What is Nuclear Energy? – Definition, Facts, Types & Examples

By definition, nuclear energy is the energy that we harness from the core of an atom. Not to mention, there are two ways to harness nuclear power. These two ways are profoundly known as the process of nuclear fusion and nuclear fission reaction.

In this article, we will talk about the different types of nuclear energy and their real-life examples. What is the meaning of chain reaction in nuclear fission and nuclear fusion? What are the different types of chain reaction and how they occur?

Which one of these is better – nuclear fission or nuclear fusion reaction? More importantly, what are the pros and cons of nuclear energy? Not to mention, we will also talk about some of the exclusive facts about nuclear energy! Therefore, I would suggest you stick with me till the end. Let’s dive right in!!!

Nuclear Energy Facts

Did you know that even after the development of the principle of Mass-Energy Equivalence, physics heavyweights like Rutherford, Niel Bohr, even Einstein believed that harnessing the power of the atom for practical purposes anytime in the near future was highly unlikely!!!

Well, sadly I can say that all of them were wrong. I mean, currently, we do have a large stock of nuclear bombs. More importantly, we are also successfully harnessing the power of the atom to light our homes, industries, etc.

 

What is Nuclear Energy?

As you already know that nuclear energy is the energy that we harness from the core of an atom. An atom contains a large amount of energy, especially within its core. Not to mention, if we neglect particle physics, an atom consists of mainly three elements.

These are protons, neutrons, and electrons. Moreover, the combination of proton and neutron is called the nucleus of the atom around which the electrons rotate. In fact, more than 99.94% of an atom’s mass is in the nucleus.

This is where nuclear energy is found. Moving ahead, the next question you should be asking is that how to harness the nuclear energy from the nucleus of an atom? Let’s find out.

Highly Recommended: Nuclear Fission vs Nuclear Fusion – What’s the Difference

Nuclear Energy Facts

Did you know that in the year 1945, during the grand launch of the pocketbook of the atomic age, Nobel laureate Glenn Seaborg famously quoted,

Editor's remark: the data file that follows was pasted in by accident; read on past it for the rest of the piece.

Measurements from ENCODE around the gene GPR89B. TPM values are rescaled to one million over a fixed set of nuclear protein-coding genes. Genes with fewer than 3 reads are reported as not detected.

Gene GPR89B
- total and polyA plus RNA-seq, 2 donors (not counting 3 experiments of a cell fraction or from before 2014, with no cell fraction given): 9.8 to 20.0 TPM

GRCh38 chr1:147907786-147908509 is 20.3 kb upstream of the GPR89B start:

There will be nuclear-powered earth-to-moon shuttles, nuclear-powered artificial hearts, plutonium heated swimming pools for SCUBA divers, and much more.

Well, what do you think? I mean, as per his vision, where do we stand right now? Do let me know your views in the comment section.

 

Type of Nuclear Energy

Based on the fact that how we want to harness atomic energy, the process of nuclear reaction can be bisected into two parts. There are Nuclear fission reactions and nuclear fusion reactions. Keep reading!

Must read: What is Mechanical Energy? – Definition, Facts, Types & Examples

Nuclear Fission

nuclear-fission-reaction-example
Credit: Wikimedia Commons

According to the nuclear energy definition, the process of splitting atoms by bombarding them with neutron to create energy is known as Nuclear fission. In other words, nuclear fission is a process in which a heavier nucleus of an atom (say plutonium) breaks into two lighter nuclei. See the above image for proper understanding.

Not to mention, apart from producing an enormous amount of energy, nuclear fission also produces a large number of radioactive bi-products and neutrons. In fact, these newly created neutrons are also responsible for the formation of multiple nuclear fission reactions.

Check out: What is Potential Energy? – Definition, Facts, Types & Examples

What is Chain Reaction in Nuclear Fission?

As the name suggests, it’s a process in which multiple reactions occur in a chain. In the case of nuclear fission, when more than one nuclear fission process occurs due to the newly created neutrons in each of the subsequent reaction is known as the chain reaction in nuclear fission.

In other words, when a single nuclear fission reaction causes more than one successive nuclear reaction is known as the chain reaction in nuclear fission.

nuclear-fission-chain-reaction-example
Image credit: Wikimedia Commons

Let us take an example of a possible nuclear fission chain reaction. See the above diagram for proper understanding.

Step 1 – When a uranium-235 atom is bombarded with a neutron. It splits into two smaller nuclei releasing a large amount of energy with three new neutrons.